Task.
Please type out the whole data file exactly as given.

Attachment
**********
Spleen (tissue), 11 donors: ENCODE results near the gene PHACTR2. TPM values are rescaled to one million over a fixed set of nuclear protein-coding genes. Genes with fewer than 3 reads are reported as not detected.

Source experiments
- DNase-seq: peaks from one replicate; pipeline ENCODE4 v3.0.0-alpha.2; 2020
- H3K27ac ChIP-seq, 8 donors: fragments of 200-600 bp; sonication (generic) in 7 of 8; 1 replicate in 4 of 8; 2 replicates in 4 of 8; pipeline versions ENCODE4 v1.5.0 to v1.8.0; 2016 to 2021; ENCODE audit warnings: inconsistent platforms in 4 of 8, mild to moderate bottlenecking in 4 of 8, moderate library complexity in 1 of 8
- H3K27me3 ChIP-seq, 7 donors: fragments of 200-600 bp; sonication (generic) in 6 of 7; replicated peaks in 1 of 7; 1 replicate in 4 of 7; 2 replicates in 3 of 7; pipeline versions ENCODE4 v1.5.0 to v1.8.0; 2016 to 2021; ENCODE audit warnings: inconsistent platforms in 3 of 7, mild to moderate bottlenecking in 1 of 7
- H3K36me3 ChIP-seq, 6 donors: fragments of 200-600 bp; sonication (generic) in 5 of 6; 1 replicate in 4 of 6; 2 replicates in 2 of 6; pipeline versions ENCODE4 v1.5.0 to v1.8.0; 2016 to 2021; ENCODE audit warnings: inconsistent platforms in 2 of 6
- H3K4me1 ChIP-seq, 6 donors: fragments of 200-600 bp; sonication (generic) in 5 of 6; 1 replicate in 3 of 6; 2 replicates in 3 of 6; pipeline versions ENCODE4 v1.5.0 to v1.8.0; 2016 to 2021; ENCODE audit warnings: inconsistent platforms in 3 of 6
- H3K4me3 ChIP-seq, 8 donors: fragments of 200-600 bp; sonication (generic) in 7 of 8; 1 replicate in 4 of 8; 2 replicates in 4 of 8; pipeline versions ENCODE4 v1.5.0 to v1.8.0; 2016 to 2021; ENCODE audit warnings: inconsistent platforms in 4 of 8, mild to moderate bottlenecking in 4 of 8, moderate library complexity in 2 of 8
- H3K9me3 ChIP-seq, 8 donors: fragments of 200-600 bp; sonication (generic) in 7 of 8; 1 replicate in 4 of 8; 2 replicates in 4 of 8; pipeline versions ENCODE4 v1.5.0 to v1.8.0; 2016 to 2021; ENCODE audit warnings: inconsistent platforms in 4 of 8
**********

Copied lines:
Spleen (tissue), 11 donors: ENCODE results near the gene PHACTR2. TPM values are rescaled to one million over a fixed set of nuclear protein-coding genes. Genes with fewer than 3 reads are reported as not detected.

Source experiments
- DNase-seq: peaks from one replicate; pipeline ENCODE4 v3.0.0-alpha.2; 2020
- H3K27ac ChIP-seq, 8 donors: fragments of 200-600 bp; sonication (generic) in 7 of 8; 1 replicate in 4 of 8; 2 replicates in 4 of 8; pipeline versions ENCODE4 v1.5.0 to v1.8.0; 2016 to 2021; ENCODE audit warnings: inconsistent platforms in 4 of 8, mild to moderate bottlenecking in 4 of 8, moderate library complexity in 1 of 8
- H3K27me3 ChIP-seq, 7 donors: fragments of 200-600 bp; sonication (generic) in 6 of 7; replicated peaks in 1 of 7; 1 replicate in 4 of 7; 2 replicates in 3 of 7; pipeline versions ENCODE4 v1.5.0 to v1.8.0; 2016 to 2021; ENCODE audit warnings: inconsistent platforms in 3 of 7, mild to moderate bottlenecking in 1 of 7
- H3K36me3 ChIP-seq, 6 donors: fragments of 200-600 bp; sonication (generic) in 5 of 6; 1 replicate in 4 of 6; 2 replicates in 2 of 6; pipeline versions ENCODE4 v1.5.0 to v1.8.0; 2016 to 2021; ENCODE audit warnings: inconsistent platforms in 2 of 6
- H3K4me1 ChIP-seq, 6 donors: fragments of 200-600 bp; sonication (generic) in 5 of 6; 1 replicate in 3 of 6; 2 replicates in 3 of 6; pipeline versions ENCODE4 v1.5.0 to v1.8.0; 2016 to 2021; ENCODE audit warnings: inconsistent platforms in 3 of 6
- H3K4me3 ChIP-seq, 8 donors: fragments of 200-600 bp; sonication (generic) in 7 of 8; 1 replicate in 4 of 8; 2 replicates in 4 of 8; pipeline versions ENCODE4 v1.5.0 to v1.8.0; 2016 to 2021; ENCODE audit warnings: inconsistent platforms in 4 of 8, mild to moderate bottlenecking in 4 of 8, moderate library complexity in 2 of 8
- H3K9me3 ChIP-seq, 8 donors: fragments of 200-600 bp; sonication (generic) in 7 of 8; 1 replicate in 4 of 8; 2 replicates in 4 of 8; pipeline versions ENCODE4 v1.5.0 to v1.8.0; 2016 to 2021; ENCODE audit warnings: inconsistent platforms in 4 of 8